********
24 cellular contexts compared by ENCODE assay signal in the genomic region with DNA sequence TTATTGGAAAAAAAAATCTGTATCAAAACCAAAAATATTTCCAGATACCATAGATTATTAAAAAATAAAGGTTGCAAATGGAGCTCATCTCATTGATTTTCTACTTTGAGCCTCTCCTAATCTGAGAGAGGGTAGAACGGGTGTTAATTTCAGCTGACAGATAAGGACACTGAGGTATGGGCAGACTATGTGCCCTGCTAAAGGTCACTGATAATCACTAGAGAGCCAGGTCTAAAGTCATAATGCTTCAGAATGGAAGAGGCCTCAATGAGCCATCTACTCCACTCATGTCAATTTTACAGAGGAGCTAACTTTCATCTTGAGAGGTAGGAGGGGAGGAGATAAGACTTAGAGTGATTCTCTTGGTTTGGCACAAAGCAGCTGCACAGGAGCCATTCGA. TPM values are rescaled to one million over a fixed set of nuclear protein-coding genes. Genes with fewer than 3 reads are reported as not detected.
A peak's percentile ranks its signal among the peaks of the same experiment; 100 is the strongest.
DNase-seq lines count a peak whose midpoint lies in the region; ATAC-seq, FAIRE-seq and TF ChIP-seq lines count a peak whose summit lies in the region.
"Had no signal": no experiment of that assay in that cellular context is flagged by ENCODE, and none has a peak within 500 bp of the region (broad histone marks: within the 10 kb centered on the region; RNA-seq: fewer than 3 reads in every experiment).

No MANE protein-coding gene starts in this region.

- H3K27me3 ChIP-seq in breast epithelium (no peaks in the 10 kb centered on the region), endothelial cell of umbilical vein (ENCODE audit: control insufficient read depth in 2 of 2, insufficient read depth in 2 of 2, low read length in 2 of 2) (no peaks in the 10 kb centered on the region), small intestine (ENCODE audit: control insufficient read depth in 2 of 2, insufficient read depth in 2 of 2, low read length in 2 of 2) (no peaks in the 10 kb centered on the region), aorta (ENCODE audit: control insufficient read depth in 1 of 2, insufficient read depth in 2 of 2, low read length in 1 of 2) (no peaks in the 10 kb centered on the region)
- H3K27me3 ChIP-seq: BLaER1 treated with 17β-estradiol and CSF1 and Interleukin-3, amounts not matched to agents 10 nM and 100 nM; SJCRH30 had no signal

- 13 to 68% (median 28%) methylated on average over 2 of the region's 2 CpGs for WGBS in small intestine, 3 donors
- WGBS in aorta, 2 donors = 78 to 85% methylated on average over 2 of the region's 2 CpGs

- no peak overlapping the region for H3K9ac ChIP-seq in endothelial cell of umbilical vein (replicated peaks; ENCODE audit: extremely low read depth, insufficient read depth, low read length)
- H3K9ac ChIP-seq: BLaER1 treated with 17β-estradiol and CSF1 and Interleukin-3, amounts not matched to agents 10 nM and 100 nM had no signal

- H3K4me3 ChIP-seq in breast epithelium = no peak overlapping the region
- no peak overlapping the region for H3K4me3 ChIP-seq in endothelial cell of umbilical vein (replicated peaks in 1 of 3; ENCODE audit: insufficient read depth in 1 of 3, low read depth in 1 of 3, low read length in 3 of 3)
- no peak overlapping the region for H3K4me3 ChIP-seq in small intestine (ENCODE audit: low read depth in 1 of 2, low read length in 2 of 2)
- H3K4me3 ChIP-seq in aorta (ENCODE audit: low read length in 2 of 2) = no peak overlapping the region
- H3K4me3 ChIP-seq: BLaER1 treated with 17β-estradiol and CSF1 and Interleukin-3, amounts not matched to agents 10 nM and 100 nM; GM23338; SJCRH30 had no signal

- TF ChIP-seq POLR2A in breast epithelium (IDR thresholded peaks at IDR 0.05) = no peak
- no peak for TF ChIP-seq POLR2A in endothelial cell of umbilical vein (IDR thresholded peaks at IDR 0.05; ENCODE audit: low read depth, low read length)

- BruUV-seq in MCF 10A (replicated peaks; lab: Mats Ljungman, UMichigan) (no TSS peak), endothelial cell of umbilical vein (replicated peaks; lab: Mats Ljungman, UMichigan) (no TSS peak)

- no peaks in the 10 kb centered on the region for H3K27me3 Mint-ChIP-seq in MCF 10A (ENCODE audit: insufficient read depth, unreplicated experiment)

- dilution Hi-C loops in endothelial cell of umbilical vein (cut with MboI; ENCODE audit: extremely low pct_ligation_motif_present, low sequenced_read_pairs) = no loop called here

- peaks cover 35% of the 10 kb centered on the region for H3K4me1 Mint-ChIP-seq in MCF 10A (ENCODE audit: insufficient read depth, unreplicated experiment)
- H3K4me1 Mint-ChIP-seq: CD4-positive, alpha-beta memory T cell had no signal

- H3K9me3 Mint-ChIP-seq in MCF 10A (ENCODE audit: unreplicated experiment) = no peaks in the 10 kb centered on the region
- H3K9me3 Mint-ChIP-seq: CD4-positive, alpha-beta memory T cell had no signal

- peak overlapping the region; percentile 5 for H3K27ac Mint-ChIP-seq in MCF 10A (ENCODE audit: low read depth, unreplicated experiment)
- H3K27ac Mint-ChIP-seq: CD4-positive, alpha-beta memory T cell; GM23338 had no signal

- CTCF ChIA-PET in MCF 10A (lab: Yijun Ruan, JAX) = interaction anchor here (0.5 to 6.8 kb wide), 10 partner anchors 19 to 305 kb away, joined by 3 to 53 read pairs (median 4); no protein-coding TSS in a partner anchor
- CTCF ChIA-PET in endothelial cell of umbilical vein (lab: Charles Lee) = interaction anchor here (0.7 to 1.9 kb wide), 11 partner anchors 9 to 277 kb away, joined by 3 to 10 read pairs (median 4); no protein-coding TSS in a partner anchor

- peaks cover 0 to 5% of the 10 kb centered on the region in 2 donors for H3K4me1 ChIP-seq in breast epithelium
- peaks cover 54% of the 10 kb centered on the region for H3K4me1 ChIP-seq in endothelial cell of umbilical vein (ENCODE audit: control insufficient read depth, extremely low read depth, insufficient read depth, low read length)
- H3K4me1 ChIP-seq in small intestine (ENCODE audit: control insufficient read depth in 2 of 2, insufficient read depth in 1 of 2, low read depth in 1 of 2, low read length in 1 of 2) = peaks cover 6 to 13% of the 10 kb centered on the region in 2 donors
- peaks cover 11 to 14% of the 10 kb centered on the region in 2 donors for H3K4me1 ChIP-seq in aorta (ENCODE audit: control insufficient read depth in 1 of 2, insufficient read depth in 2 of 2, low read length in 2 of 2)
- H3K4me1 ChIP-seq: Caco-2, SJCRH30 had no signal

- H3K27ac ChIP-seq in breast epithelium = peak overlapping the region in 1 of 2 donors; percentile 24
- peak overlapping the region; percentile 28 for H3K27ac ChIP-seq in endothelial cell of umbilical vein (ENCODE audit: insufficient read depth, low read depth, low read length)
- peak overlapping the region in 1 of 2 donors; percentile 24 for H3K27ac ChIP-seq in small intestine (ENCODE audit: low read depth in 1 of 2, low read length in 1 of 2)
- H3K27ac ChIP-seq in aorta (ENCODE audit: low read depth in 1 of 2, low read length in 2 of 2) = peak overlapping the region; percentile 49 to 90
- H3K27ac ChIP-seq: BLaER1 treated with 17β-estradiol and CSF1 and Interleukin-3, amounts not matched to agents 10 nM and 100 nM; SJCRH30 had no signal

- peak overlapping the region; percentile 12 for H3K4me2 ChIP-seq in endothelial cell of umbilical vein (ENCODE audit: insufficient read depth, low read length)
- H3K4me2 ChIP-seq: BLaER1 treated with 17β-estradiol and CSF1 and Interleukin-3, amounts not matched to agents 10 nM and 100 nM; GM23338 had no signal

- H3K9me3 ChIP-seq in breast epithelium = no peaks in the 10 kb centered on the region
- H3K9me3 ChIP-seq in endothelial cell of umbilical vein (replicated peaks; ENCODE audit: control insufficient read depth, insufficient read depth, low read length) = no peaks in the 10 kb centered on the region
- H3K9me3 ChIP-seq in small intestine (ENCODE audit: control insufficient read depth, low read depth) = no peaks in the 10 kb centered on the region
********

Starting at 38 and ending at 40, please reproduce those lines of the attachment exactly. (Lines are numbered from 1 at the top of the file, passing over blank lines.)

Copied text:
- H3K27ac ChIP-seq in aorta (ENCODE audit: low read depth in 1 of 2, low read length in 2 of 2) = peak overlapping the region; percentile 49 to 90
- H3K27ac ChIP-seq: BLaER1 treated with 17β-estradiol and CSF1 and Interleukin-3, amounts not matched to agents 10 nM and 100 nM; SJCRH30 had no signal

- peak overlapping the region; percentile 12 for H3K4me2 ChIP-seq in endothelial cell of umbilical vein (ENCODE audit: insufficient read depth, low read length)